For the Fed, one last meeting before they go ‘Live from DC!’

0
17
© Reuters. FILE PHOTO: The Federal Reserve building is pictured in Washington, DC© Reuters. FILE PHOTO: The building is pictured in Washington, DC

By Ann Saphir

SAN FRANCISCO (Reuters) – This week marks the last time Federal Reserve policymakers will set interest rates at a regular policy meeting and not follow it up with a lengthy press conference by the chief of the U.S. central bank to explain and perhaps defend the decision.

Starting next year, Fed Chair Jerome Powell will hold a press conference after every one of the Fed’s eight regular meetings. He is already scheduled to give a press conference after December’s meeting, one of four Fed Chair press conferences held each year ever since Ben Bernanke gave the first one in 2011.

The shift opens the door to more transparency, but also less predictability. In the seven years since Bernanke’s decision to give that first press conference, markets have come to expect policy changes only at the four meetings each year with a regularly scheduled press conference, despite policymakers’ insistence that every meeting is “live.”

Article continues below Advertisement...

Now, every meeting will be live; and just in time, too, as the Fed signals it is nearing the time when interest rates will be close to “neutral” and at a point where the Fed may be just as likely to lower rates as to raise them.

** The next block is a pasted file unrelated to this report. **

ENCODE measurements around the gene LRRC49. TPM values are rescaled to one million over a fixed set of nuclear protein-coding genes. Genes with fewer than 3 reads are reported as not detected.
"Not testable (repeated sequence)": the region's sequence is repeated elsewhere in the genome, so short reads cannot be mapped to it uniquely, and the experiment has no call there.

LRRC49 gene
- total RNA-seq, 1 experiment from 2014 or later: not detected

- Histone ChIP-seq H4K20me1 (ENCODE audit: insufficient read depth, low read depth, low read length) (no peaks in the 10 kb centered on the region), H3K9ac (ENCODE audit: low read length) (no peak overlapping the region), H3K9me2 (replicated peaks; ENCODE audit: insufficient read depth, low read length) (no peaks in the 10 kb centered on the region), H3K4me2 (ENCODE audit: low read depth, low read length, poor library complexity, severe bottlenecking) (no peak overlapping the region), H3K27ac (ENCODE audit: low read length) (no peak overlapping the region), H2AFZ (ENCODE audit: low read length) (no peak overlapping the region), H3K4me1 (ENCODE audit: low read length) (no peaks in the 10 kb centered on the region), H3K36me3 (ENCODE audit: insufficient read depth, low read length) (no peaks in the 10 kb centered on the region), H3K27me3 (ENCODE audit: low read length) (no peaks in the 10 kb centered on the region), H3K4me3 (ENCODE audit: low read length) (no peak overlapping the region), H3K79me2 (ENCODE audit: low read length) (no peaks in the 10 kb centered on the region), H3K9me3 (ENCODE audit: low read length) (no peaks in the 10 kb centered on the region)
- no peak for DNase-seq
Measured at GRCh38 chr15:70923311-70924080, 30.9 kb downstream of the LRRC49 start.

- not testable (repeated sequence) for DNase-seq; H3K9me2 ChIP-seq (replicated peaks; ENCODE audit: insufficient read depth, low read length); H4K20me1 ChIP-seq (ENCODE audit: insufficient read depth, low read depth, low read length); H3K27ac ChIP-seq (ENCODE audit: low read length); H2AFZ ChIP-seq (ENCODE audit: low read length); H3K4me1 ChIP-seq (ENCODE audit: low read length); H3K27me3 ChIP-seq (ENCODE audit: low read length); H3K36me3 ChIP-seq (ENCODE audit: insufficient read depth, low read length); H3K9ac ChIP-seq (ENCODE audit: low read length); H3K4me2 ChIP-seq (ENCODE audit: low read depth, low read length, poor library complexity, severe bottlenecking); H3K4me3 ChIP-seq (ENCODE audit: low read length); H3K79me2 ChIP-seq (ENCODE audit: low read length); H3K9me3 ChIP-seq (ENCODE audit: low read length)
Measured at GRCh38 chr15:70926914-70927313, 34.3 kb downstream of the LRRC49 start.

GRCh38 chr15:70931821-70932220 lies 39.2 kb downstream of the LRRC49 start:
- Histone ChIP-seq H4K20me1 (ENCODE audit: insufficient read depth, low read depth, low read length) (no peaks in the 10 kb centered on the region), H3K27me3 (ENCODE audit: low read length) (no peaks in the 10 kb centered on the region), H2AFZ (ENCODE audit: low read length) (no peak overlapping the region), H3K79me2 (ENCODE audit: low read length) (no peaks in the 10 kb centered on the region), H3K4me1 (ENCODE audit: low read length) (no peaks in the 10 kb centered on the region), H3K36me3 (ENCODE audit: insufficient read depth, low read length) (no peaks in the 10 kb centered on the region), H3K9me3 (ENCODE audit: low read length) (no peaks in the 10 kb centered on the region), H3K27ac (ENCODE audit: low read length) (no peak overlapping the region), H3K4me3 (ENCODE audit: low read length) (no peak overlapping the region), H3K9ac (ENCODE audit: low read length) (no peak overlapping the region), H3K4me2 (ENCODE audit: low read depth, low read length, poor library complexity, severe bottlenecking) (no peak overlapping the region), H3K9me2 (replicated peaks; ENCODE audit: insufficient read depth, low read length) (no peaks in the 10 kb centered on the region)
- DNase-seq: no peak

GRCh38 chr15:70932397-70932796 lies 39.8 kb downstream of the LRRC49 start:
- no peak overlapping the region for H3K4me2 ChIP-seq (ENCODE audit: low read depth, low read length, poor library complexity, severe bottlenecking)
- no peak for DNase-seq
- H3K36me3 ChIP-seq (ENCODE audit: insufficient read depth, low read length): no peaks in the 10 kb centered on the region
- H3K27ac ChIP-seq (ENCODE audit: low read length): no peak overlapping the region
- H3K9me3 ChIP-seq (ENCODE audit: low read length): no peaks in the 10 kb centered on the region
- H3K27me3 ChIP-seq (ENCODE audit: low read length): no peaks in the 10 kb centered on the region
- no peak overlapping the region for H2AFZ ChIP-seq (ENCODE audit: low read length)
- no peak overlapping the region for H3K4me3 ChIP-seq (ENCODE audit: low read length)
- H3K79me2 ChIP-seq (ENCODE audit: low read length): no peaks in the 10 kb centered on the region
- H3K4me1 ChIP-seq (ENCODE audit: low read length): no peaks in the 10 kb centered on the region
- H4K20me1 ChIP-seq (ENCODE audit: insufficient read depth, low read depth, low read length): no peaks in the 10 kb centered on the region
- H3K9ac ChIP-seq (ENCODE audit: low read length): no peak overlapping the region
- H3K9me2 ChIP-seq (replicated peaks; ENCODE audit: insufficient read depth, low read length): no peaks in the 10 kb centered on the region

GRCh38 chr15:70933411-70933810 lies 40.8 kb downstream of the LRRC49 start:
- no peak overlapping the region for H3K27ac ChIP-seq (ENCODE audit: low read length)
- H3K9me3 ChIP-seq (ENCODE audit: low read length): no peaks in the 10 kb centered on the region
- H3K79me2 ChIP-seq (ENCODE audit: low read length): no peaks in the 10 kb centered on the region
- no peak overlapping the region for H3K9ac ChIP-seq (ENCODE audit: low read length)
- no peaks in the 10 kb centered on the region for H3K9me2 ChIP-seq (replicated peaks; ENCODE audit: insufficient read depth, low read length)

Holding press conferences at every meeting is an extension of years of increasing transparency at the Fed, which decades ago didn’t even issue a statement to describe its rate decision but relied instead on traders inferring it from the central bank’s activities in open markets.

Back then, traders famously watched the size of Fed Chair Alan Greenspan’s briefcase for clues to whether the Fed would raise rates. In 1994, the Fed released its first post-meeting statement of less than 100 words; over the years it expanded its statement until its length reached a post-crisis zenith of more than 900 words.

(For a graphic showing how the Fed has communicated through the years, please see https://tmsnrt.rs/2QpUvcR)

Under Fed Chair Janet Yellen, the Fed began trimming its statement dramatically, a trend continued by Powell since he took over this year.

Now he’s set to add more words of explanation to each Fed rate decision, by way of a post-meeting press conference. For this week, however, enjoy the quiet.

Disclaimer: Fusion Media would like to remind you that the data contained in this website is not necessarily real-time nor accurate. All CFDs (stocks, indexes, futures) and Forex prices are not provided by exchanges but rather by market makers, and so prices may not be accurate and may differ from the actual market price, meaning prices are indicative and not appropriate for trading purposes. Therefore Fusion Media doesn`t bear any responsibility for any trading losses you might incur as a result of using this data.

Fusion Media or anyone involved with Fusion Media will not accept any liability for loss or damage as a result of reliance on the information including data, quotes, charts and buy/sell signals contained within this website. Please be fully informed regarding the risks and costs associated with trading the , it is one of the riskiest investment forms possible.

Source: Investing.com